The topic of IP (intellectual property) attracts the most comments and trackbacks to this blog, but I avoid it because the subject divides the freedom movement into angry parties filing lawsuits. Read Stephan Kinsella’s “L. Neil Smith / Free Talk Live Copyright Dispute” at Mises.org.
Kinsella says IP requires coercive statism, but he’s a bad, bad man. Go comment on his blog post.
For my opinion, which is my primary property, important discoveries have come to us from Tesla, amateur radio experimenters, free open source software developers today who are fighting IP insanity, and from authors, composers and scientists in all of history before Walt Disney.
Yet I’ve been enjoying The V-50 Lectures, an audio course on 6 MP3 Audio Discs available at V-50.com. You can hear significant excerpts online for free and if you choose to do so, sample the first 12 hours for a low price, which will be applied to the purchase of the complete downloadable course.
Jay Snelson, who is very much alive in 2010, and who autographed my copy of the disc package, narrated the lessons in a classroom setting. The lectures were recorded in the mid-1970s, so some of the prices and technical examples will be amusing, but the references to oil shortages, inflation, and Middle East wars will be depressingly familiar.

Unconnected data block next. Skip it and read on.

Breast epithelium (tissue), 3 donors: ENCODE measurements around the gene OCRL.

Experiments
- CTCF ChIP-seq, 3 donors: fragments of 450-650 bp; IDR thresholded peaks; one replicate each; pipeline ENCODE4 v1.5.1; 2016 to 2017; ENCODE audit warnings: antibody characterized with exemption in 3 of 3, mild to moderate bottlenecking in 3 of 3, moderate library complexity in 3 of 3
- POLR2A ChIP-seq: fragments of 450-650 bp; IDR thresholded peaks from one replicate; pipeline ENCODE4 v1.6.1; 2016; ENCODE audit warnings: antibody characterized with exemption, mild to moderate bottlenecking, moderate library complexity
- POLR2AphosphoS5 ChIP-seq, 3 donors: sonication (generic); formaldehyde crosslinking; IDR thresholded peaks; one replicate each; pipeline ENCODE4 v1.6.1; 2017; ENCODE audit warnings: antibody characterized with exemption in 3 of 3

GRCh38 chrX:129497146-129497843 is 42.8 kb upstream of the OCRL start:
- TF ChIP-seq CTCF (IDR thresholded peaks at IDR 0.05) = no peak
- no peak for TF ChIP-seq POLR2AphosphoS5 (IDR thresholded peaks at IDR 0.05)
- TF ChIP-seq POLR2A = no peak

Much of the course draws upon the first rate science and engineering background of Andrew J. Galambos. The social application of his “volitional science” has already influenced the libertarian movement far beyond the handful of students who heard the course live. It’s like Fight Club. You’re not supposed to talk about Galambos’ “primary property” out of school, but many did anyway. At last, years after Galambos’ passing, his heirs are cooperating with Snelson in marketing the material via traditional publishing and the internet. If you care about liberty, you must get this arsenal of intellectual ammunition. Unlike the Ayn Rand Institute, the Galambos “Right Republic” is not a coercive state that loves war (unless we’re going to fight over the copy machines).
Finally, speaking of hilarious videos about copyright, here’s “Copying Is Not Theft.”